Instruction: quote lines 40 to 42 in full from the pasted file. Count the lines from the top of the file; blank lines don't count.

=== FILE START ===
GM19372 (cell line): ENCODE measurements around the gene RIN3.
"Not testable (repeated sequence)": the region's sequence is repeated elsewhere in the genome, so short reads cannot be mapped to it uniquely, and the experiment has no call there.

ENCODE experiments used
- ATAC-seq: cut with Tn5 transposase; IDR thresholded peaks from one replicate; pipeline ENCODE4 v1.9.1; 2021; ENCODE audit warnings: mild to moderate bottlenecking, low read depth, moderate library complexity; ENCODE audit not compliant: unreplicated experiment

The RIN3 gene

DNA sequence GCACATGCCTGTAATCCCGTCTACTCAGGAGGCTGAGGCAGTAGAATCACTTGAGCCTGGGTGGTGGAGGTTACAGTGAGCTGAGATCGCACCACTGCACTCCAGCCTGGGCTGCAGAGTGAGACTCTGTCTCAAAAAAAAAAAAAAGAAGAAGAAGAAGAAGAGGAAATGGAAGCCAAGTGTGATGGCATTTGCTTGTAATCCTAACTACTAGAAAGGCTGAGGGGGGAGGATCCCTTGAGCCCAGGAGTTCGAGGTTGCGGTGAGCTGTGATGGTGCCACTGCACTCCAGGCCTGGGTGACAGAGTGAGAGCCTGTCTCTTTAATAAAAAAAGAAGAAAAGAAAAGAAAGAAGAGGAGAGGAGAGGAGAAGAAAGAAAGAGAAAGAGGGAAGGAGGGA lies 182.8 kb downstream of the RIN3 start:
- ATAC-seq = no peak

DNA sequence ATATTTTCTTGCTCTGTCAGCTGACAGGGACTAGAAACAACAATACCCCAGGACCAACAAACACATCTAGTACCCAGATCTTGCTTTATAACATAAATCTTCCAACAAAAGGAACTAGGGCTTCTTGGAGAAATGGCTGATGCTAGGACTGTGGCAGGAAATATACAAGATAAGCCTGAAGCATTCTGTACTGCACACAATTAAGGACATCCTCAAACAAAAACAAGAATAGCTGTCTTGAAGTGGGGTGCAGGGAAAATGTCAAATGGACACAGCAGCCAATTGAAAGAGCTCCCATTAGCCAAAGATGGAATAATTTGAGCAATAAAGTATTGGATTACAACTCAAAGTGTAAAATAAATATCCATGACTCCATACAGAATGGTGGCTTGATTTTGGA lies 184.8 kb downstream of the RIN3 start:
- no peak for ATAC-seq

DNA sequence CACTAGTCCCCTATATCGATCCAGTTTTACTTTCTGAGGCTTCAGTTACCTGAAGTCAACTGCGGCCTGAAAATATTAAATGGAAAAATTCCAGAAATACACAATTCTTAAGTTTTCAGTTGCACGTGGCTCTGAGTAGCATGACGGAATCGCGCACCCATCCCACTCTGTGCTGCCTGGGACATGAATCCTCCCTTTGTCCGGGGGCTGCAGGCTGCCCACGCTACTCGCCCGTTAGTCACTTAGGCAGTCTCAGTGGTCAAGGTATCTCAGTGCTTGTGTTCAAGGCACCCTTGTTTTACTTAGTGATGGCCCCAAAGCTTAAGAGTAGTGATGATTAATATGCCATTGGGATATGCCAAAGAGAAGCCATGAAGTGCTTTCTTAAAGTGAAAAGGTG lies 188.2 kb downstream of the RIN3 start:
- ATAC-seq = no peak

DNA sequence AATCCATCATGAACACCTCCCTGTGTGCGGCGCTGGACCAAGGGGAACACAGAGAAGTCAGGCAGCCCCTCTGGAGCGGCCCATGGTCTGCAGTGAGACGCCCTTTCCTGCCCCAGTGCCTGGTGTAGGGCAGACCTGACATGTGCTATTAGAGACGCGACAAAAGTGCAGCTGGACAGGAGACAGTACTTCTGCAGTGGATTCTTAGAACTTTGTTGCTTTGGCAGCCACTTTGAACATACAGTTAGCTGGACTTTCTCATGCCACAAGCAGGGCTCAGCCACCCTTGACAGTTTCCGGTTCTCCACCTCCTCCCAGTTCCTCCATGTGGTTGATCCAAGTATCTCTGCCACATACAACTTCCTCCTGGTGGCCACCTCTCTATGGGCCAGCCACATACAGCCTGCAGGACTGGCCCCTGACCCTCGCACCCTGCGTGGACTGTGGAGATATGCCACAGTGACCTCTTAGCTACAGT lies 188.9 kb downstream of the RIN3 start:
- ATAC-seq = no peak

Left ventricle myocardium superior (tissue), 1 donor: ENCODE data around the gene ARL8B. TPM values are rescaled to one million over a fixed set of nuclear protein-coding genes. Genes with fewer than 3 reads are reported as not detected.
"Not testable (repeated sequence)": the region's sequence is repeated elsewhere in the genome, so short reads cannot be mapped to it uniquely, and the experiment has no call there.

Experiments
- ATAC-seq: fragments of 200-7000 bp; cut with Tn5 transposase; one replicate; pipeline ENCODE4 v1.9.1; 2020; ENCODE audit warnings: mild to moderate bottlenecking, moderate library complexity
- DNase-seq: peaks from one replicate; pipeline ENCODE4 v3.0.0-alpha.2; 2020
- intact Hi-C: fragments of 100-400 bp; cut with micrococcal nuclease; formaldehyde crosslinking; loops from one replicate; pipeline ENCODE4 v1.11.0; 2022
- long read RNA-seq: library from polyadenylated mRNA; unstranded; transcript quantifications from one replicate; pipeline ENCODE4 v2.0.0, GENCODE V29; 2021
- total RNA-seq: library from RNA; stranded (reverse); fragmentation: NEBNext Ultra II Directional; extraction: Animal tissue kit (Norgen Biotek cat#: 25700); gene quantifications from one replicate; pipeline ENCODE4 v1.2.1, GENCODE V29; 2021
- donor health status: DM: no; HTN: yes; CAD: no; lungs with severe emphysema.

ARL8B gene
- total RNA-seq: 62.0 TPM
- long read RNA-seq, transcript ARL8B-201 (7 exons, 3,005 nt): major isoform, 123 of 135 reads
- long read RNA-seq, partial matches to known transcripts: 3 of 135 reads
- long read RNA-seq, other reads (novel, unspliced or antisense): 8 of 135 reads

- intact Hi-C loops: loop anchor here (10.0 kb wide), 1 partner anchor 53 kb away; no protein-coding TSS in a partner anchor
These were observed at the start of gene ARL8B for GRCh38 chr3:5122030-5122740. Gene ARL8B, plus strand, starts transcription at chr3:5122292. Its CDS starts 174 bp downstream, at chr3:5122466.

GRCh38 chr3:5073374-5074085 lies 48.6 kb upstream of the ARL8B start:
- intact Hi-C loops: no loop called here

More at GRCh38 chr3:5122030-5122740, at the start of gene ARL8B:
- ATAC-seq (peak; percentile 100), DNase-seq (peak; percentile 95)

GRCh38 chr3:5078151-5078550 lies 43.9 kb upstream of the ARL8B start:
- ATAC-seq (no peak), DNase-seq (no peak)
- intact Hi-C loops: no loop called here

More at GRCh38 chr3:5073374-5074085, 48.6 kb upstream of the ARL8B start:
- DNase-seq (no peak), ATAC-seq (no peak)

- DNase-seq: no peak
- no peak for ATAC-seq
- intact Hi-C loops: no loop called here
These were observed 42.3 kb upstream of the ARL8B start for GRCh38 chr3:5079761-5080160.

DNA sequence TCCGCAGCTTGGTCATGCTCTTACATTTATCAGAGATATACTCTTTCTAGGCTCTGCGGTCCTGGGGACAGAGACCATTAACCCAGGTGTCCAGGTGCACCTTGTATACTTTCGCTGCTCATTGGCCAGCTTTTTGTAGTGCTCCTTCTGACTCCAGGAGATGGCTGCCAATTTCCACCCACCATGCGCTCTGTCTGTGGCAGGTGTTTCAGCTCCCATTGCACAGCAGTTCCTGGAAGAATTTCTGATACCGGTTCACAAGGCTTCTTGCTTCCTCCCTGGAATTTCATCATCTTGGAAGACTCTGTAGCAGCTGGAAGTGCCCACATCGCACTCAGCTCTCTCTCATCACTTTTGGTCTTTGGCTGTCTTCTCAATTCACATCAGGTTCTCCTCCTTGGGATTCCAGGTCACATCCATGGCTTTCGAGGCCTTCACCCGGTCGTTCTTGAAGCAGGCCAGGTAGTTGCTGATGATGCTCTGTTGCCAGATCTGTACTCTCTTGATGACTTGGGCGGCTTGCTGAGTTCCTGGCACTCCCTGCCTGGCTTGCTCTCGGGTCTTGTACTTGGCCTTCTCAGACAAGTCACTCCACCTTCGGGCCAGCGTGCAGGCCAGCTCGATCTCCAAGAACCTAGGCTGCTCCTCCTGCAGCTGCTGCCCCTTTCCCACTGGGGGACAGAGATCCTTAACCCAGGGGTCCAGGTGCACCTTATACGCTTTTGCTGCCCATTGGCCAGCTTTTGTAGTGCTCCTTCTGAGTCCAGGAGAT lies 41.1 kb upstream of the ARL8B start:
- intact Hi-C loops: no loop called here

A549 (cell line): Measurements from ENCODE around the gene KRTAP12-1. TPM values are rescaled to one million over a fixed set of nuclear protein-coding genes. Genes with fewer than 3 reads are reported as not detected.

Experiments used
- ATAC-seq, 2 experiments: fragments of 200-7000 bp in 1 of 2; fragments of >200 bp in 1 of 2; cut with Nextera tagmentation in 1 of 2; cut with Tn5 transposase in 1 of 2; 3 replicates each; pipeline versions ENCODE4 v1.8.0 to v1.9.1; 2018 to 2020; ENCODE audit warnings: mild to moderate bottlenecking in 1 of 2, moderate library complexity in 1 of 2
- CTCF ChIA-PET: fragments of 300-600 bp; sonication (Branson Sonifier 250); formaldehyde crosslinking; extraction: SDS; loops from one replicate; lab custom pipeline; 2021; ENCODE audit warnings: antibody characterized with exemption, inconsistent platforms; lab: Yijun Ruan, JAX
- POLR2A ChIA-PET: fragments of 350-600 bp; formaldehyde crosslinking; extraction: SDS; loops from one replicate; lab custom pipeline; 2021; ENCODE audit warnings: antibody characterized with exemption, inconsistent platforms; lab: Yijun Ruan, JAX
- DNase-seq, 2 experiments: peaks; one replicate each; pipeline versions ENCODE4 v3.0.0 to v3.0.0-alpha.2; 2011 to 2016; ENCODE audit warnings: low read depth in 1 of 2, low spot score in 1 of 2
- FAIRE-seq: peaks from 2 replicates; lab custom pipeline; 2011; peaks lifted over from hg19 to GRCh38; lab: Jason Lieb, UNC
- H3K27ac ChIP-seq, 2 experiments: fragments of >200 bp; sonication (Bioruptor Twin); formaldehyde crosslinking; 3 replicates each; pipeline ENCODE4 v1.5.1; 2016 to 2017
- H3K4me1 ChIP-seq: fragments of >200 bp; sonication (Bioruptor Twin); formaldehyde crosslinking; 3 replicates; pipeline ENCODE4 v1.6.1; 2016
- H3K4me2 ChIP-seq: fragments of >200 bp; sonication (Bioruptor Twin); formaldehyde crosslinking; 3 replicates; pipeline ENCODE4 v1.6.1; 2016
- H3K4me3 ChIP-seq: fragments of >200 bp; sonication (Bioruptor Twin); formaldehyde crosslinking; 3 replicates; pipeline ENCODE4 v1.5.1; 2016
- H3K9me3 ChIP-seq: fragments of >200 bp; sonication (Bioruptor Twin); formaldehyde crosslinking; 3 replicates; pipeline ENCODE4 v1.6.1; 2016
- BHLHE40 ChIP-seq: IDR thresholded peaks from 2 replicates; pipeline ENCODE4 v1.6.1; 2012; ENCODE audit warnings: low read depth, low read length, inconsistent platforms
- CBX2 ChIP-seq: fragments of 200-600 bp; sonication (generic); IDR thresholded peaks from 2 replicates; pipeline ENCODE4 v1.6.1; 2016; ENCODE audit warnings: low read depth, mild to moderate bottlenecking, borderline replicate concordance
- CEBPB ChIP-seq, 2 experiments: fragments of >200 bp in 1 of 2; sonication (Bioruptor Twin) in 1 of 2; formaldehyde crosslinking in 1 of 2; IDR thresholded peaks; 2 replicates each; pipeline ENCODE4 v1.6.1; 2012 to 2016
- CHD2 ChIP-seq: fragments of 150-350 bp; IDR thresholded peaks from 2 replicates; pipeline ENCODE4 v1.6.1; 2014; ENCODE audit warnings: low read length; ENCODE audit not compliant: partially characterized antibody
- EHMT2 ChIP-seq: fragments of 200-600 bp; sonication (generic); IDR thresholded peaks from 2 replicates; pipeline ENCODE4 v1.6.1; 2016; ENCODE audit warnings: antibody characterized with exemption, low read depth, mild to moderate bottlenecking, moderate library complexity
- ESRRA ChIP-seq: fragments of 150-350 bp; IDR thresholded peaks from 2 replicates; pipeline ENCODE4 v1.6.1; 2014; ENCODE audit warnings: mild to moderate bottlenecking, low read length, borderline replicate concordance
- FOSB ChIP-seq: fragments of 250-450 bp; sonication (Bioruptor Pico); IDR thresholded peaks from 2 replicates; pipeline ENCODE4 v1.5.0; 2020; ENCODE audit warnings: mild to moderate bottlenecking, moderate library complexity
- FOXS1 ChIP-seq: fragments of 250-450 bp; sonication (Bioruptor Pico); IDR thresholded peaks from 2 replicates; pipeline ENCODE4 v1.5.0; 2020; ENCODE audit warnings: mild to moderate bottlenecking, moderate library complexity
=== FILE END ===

- no peak for ATAC-seq
- intact Hi-C loops: no loop called here
These were observed 42.3 kb upstream of the ARL8B start for GRCh38 chr3:5079761-5080160.